Results: Of the 196 670 women (median age, 30.0 years [quartile 1 and 3, 27.0 and 33.0 years] and 40 937 were white) included in the main sample, 7809 (4.0%) were categorized at baseline as underweight (BMI <18.5); 133 788 (68.0%), normal weight (BMI, 18.5-24.9); 38 828 (19.7%), overweight (BMI, 25.0-29.9); 11 992 (6.1%), obesity grade 1 (BMI, 30.0-34.9); 3284 (1.7%), obesity grade 2 (BMI, 35.0-39.9); and 969 (0.5%), obesity grade 3 (BMI, ≥40.0). Overall, any adverse outcome occurred in 37.2% (n = 73 161) of women, ranging from 34.7% (2706 of 7809) among women categorized as underweight to 61.1% (592 of 969) among women categorized as obesity grade 3. Optimal gestational weight gain ranges were 14.0 kg to less than 16.0 kg for women categorized as underweight; 10.0 kg to less than 18.0 kg for normal weight; 2.0 kg to less than 16.0 kg for overweight; 2.0 kg to less than 6.0 kg for obesity grade 1; weight loss or gain of 0 kg to less than 4.0 kg for obesity grade 2; and weight gain of 0 kg to less than 6.0 kg for obesity grade 3. These gestational weight gain ranges were associated with low to moderate discrimination between those with and those without adverse outcomes (range for area under the receiver operating characteristic curve, 0.55-0.76). Results for discriminative performance in the validation sample were similar to the corresponding results in the main study sample (range for area under the receiver operating characteristic curve, 0.51-0.79).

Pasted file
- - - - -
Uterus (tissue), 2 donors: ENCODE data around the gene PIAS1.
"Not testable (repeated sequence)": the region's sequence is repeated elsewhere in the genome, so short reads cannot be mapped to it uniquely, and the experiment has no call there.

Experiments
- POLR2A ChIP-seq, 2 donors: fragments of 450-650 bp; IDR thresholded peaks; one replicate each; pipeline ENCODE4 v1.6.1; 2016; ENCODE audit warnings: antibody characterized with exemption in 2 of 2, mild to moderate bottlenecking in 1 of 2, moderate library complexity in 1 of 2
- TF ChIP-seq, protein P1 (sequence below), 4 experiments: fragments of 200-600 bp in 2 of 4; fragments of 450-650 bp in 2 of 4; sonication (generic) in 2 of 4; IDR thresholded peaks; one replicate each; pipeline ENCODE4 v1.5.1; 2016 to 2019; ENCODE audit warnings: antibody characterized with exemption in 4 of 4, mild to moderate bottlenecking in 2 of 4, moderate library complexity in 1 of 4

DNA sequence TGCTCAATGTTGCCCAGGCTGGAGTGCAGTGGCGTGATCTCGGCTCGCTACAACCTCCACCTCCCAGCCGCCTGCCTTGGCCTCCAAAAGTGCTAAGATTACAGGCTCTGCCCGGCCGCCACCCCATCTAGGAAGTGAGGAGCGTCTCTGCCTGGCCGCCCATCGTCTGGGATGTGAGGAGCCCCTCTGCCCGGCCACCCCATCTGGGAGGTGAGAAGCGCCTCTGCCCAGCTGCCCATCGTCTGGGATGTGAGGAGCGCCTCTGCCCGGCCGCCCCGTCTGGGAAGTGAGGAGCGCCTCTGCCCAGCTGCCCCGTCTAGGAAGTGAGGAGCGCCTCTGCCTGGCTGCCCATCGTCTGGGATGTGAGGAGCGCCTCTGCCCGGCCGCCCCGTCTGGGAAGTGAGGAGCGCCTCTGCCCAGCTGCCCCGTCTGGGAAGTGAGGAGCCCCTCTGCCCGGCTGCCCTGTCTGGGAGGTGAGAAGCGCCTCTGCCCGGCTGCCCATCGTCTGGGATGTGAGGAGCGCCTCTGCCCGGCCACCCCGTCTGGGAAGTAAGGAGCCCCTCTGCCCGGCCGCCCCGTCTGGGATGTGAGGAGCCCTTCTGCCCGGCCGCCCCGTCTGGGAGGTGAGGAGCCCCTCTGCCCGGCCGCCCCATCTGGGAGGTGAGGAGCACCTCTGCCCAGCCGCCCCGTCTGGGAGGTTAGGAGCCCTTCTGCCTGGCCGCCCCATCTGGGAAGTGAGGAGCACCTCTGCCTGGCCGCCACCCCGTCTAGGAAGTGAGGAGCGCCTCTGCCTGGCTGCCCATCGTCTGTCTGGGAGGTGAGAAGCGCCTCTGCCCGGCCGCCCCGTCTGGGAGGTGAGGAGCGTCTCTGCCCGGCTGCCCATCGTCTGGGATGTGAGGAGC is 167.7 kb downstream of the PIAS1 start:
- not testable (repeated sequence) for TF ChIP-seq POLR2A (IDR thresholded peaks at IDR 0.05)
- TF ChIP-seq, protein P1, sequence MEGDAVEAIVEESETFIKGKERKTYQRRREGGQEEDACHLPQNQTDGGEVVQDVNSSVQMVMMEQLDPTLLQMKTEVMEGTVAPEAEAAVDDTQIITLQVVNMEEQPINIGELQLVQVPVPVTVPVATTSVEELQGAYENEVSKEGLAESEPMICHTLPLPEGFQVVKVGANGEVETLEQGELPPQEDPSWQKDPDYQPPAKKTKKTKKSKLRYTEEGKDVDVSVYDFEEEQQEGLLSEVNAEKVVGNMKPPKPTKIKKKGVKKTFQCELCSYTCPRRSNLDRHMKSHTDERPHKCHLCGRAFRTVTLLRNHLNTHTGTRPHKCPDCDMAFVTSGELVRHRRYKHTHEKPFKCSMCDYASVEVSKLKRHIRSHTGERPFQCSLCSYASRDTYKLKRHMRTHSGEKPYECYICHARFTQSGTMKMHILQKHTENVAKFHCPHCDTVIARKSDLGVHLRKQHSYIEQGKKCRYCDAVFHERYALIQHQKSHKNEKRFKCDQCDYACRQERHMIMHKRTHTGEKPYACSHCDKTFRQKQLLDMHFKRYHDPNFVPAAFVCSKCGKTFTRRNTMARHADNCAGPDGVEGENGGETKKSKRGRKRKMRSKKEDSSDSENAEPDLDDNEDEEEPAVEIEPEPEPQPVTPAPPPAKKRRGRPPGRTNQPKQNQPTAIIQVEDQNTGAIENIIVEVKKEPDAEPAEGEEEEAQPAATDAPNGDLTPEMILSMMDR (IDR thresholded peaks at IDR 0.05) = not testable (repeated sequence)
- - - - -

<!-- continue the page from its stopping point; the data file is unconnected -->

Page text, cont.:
Conclusions And Relevance: In this meta-analysis of pooled individual participant data from 25 cohort studies, the risk for adverse maternal and infant outcomes varied by gestational weight gain and across the range of prepregnancy weights. The estimates of optimal gestational weight gain may inform prenatal counseling; however, the optimal gestational weight gain ranges had limited predictive value for the outcomes assessed.